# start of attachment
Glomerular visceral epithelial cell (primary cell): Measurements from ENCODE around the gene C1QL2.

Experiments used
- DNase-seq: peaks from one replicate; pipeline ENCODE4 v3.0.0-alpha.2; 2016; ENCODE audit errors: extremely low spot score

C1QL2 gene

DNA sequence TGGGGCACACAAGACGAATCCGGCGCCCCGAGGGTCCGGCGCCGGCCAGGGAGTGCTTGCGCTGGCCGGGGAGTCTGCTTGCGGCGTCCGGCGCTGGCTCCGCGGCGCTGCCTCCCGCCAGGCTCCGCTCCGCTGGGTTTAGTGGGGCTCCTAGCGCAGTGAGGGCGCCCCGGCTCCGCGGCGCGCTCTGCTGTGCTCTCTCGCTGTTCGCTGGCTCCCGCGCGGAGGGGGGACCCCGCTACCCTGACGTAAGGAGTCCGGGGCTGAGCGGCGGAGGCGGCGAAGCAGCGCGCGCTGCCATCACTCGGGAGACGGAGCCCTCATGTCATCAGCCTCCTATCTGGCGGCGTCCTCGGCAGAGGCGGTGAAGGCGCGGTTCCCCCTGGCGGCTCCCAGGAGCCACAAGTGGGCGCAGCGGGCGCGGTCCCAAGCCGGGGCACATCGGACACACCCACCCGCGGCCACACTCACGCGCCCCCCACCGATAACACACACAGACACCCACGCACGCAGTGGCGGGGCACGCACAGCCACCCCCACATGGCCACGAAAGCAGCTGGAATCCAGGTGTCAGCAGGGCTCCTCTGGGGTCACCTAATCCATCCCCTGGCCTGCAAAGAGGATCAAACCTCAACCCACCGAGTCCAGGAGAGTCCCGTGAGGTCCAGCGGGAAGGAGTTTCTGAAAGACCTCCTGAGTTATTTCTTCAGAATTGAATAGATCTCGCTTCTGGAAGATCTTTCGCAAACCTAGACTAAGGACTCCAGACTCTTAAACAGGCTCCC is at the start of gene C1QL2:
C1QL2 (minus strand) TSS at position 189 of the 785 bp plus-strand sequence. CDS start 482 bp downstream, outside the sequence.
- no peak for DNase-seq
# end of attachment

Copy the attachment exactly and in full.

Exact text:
Glomerular visceral epithelial cell (primary cell): Measurements from ENCODE around the gene C1QL2.

Experiments used
- DNase-seq: peaks from one replicate; pipeline ENCODE4 v3.0.0-alpha.2; 2016; ENCODE audit errors: extremely low spot score

C1QL2 gene

DNA sequence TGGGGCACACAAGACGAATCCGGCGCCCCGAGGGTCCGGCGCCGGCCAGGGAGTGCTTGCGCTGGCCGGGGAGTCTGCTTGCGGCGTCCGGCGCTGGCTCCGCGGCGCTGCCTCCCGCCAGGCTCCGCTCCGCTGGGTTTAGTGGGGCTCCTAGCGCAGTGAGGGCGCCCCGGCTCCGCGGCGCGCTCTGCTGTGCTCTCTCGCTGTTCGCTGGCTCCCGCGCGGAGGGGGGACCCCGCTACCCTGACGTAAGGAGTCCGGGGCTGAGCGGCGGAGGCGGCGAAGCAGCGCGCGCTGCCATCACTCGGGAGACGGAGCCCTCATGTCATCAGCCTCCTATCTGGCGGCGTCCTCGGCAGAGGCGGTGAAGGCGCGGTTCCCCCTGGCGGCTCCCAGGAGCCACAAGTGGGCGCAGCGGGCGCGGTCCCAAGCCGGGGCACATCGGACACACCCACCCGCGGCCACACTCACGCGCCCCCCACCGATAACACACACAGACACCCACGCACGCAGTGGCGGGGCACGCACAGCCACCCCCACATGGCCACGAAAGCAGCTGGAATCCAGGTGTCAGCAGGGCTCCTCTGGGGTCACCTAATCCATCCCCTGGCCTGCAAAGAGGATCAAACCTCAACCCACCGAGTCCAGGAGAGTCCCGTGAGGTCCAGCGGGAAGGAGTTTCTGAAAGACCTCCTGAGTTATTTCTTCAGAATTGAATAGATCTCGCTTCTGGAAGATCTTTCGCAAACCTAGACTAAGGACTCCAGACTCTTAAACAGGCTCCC is at the start of gene C1QL2:
C1QL2 (minus strand) TSS at position 189 of the 785 bp plus-strand sequence. CDS start 482 bp downstream, outside the sequence.
- no peak for DNase-seq